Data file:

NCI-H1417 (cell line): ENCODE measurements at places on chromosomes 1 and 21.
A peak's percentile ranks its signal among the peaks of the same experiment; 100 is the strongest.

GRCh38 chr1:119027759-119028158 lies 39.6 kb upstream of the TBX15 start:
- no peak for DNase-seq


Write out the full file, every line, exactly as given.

NCI-H1417 (cell line): ENCODE measurements at places on chromosomes 1 and 21.
A peak's percentile ranks its signal among the peaks of the same experiment; 100 is the strongest.

GRCh38 chr1:119027759-119028158 lies 39.6 kb upstream of the TBX15 start:
- no peak for DNase-seq